A woman who was part of the jury in Meechaiel Criner’s capital murder trial says she was bullied by other jurors into finding him guilty, but the testimony was not included at a Wednesday hearing requesting a new trial after Criner’s lawyers said they couldn’t verify her claims.
Criner’s defense requested the hearing to present evidence that they say shows Criner did not get a fair chance at his trial in July, when he was convicted of capital murder in University of Texas student Haruka Weiser’s death in April 2016.
The attorneys had planned to present an affidavit signed by juror Susana Lozano last month. In it, Lozano said she switched her verdict out of fear after the jury’s foreman lied and said the jury could not go home until they reached a decision.
Criner’s lead attorney, Ariel Payan, said he believes her but decided against presenting her complaint to the judge after he could not produce testimony from other jurors to corroborate Lozano’s allegation.
“We had serious issues in being able to verify that information, so we abandoned it for purposes of a motion for a new trial,” Payan said.
Without Lozano’s participation at the hearing, Criner’s lawyers shifted their arguments to evidence they say shows Criner was using his tablet computer at the time of Weiser’s death. After listening to two hours of testimony, state District Judge David Wahlberg announced he was putting off his ruling until Oct. 2.
Criner, who sat silently alongside his lawyers, is serving a life sentence in prison.
Matt Danner, a local forensic examiner who was hired by the defense, testified that he extracted data from Criner’s Nextbook tablet after the completion of the trial to look for evidence of activity before and around the time Weiser was killed.
Prosecutors believe Weiser, a freshman dance major, was attacked about 9:38 p.m. as she walked in campus along Waller Creek.
Danner presented the following timeline:
• From 7:15 p.m. to 7:41 p.m., someone logged onto the internet at a LifeWorks shelter to watch YouTube videos.
• At 8:45 p.m., the power button was accessed four times over a minute. Danner could not say for certain that a human had pressed the button, leaving open a theory floated by prosecutors at Criner’s trial that the tablet jostled in his backpack while he was riding a bicycle.
• At 9:33 p.m., the device was turned on and was opened. Five minutes later, prosecutors say Weiser was attacked.
Payan, the defense attorney, said the tablet being opened shows Criner was likely using it and therefore did not kill Weiser.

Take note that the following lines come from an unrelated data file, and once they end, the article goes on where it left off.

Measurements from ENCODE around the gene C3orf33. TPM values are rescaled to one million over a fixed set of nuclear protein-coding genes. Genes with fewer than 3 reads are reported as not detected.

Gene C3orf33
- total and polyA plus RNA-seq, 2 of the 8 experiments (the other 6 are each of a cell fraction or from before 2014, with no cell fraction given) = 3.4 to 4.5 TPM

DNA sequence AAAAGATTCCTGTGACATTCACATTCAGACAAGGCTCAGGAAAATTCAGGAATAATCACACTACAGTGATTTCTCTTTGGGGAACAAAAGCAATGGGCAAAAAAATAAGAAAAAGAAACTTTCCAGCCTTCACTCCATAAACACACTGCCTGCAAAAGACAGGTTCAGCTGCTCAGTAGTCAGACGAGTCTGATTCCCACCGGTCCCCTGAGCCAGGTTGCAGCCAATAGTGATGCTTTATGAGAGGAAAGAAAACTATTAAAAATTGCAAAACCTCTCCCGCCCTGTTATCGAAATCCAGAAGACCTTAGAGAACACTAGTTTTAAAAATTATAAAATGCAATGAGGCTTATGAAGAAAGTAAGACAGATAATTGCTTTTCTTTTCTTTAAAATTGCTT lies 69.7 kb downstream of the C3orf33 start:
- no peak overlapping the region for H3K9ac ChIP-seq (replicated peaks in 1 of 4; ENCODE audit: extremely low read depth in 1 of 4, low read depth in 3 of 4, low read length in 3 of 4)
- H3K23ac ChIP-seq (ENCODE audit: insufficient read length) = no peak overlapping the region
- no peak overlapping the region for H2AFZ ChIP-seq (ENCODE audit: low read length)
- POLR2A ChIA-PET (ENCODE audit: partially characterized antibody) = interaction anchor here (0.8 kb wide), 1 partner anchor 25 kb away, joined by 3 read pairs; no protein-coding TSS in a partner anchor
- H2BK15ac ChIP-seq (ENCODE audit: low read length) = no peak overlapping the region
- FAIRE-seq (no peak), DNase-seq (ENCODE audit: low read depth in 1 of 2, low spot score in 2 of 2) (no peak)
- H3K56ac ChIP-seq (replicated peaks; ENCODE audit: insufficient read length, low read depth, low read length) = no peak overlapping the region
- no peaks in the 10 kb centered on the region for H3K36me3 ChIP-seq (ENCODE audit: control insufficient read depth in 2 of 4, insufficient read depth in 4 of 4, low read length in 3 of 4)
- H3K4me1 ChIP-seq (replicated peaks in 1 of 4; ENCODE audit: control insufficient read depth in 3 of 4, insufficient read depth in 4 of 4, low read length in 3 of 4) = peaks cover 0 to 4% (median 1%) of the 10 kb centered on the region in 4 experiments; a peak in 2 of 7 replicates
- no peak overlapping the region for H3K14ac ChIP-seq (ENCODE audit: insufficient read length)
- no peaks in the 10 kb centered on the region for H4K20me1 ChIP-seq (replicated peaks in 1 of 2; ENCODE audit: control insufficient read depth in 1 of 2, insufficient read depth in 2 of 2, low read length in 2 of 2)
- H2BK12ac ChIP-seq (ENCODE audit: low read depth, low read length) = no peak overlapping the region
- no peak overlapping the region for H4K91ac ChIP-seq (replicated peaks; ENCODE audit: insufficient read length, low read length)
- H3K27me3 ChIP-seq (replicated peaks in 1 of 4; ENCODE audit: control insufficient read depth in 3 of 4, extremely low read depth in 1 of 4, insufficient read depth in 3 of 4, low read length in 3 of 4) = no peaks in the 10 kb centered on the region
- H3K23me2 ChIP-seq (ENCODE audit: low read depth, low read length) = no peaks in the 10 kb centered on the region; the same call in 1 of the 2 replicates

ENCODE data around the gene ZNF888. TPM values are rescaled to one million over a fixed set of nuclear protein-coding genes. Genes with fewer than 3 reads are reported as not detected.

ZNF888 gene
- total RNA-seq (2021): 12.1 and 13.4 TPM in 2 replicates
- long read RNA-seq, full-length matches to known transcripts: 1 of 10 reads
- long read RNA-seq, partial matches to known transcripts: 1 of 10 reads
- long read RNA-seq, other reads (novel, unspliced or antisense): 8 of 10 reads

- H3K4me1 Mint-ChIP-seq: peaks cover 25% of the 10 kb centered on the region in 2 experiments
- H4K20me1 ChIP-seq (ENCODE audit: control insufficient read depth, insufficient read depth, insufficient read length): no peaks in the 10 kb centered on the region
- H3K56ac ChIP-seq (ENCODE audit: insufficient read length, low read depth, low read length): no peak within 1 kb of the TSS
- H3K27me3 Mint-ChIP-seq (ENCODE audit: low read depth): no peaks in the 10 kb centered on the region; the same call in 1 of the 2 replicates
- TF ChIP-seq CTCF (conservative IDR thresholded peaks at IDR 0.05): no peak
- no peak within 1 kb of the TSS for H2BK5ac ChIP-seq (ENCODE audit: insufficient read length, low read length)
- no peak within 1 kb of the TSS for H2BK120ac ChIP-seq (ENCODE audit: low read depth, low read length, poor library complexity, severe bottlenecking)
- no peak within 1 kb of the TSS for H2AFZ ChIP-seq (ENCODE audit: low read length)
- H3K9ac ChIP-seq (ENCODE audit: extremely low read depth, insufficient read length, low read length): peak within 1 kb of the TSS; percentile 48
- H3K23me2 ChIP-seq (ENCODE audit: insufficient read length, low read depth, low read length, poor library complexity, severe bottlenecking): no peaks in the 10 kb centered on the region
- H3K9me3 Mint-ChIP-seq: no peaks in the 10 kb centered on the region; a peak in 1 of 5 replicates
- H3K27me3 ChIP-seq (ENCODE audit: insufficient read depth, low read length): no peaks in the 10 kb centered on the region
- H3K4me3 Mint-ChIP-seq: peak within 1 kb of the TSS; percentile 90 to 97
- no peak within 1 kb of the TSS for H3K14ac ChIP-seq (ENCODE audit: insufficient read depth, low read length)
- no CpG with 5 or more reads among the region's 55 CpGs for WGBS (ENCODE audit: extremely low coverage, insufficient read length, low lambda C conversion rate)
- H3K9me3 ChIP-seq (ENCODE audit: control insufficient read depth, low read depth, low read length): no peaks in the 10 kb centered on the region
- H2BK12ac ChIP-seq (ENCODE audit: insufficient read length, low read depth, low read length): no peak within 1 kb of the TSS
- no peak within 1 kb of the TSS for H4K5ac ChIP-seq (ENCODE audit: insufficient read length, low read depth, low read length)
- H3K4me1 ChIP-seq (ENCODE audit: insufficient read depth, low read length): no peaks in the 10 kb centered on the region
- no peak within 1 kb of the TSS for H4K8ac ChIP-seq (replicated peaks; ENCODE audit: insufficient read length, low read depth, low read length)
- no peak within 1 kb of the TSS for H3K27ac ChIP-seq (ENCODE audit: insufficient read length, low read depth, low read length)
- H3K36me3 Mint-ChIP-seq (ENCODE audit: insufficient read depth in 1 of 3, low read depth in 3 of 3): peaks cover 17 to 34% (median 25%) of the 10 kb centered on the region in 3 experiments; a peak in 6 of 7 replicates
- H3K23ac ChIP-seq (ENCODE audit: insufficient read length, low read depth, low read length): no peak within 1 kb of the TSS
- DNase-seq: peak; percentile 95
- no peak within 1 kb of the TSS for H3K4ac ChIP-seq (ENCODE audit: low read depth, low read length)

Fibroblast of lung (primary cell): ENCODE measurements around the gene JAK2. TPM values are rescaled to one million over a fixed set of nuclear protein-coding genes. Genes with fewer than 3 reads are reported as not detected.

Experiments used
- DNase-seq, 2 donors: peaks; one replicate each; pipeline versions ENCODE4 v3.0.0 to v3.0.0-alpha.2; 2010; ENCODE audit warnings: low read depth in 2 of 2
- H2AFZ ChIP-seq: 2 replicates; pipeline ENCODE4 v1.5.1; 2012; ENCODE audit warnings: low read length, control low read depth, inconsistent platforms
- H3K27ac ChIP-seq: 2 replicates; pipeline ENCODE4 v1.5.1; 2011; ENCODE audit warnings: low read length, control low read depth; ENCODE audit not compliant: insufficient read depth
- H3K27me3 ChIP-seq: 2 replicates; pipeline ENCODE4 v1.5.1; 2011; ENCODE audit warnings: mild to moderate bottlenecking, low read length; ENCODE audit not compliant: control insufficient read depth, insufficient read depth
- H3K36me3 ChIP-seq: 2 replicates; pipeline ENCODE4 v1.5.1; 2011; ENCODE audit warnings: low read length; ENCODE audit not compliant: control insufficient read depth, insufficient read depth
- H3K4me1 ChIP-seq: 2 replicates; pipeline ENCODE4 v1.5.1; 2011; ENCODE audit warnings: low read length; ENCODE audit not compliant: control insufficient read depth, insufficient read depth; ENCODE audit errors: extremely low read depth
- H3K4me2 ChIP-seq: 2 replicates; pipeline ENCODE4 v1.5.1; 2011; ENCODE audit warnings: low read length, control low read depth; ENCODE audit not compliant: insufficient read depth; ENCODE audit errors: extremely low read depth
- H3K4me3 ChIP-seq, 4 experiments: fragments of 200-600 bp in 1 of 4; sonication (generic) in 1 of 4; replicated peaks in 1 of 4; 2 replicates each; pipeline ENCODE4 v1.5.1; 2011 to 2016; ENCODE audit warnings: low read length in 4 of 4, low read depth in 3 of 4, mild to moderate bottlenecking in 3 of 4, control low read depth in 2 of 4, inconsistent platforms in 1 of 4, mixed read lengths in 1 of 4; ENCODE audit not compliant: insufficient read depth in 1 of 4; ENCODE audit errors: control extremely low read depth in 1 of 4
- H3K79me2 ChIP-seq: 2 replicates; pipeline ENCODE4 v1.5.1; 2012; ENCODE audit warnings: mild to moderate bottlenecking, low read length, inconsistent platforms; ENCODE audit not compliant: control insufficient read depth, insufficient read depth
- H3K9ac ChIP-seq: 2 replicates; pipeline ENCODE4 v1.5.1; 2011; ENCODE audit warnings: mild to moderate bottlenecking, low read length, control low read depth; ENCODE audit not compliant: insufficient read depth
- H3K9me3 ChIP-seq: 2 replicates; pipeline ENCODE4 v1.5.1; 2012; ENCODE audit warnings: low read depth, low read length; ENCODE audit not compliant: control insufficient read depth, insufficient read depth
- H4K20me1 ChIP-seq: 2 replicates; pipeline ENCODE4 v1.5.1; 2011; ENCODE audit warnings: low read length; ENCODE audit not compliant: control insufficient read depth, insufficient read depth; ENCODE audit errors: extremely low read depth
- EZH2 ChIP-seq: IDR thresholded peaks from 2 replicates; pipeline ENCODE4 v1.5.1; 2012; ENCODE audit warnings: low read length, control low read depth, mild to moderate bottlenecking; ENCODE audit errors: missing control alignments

Prosecutor Victoria Winkeler told the judge the defense did not fulfill its requirement of producing new evidence and instead echoed the trial testimony of a prosecution witness who had addressed the tablet’s activity. Citing a 2009 ruling from the Texas Court of Criminal Appeals, she said the defense had failed to show the data extraction had uncovered information that suggested Criner would prevail at a second trial.
At trial, Wahlberg denied a defense motion to delay further proceedings so an expert could have time to examine the tablet. The judge said the delay would have postponed the trial by months and posed a significant cost to taxpayers.
On Wednesday, Wahlberg appeared to be unmoved by the defense’s argument, saying Danner’s testimony about the tablet “doesn’t, at least in my mind, come close to negating the rest of the evidence in this case.”
Shortly after Weiser’s death, some of her clothing and other belongings were found with Criner at an abandoned building north of campus. Firefighters found him burning some of the items, including a black boot she was wearing on the night she was killed. Weiser’s laptop was later found in Criner’s locker at a LifeWorks shelter. Eyeglasses with Criner’s uncommon prescription were discovered near Weiser’s body. A man who matches Criner’s physical description was seen on campus surveillance video following Weiser down the Waller Creek path before emerging two hours later with a backpack that prosecutors say was hers.
The jury deliberated for nearly 11 hours before returning the verdict. When it was read out loud, Lozano was in tears.
In her affidavit, she said she does not believe the state proved its case beyond a reasonable doubt. She added that the foreman, Kenny Rogers, violated his juror’s oath by researching facts about the law and by encouraging participation from an alternate juror during deliberations. Alternate jurors were forbidden by the judge from joining jurors in deliberations.
Lozano said she also did research during the trial after a disagreement over direct and circumstantial evidence.
Lozano further accused Rogers of denying her request to signal to the court that the jury had deadlocked and was unable to resolve the case.
Prosecutors cast doubts on Lozano’s testimony.
“We talked to all of the other jurors, and it turned out there was no validity to the allegations,” prosecutor Guillermo Gonzalez said.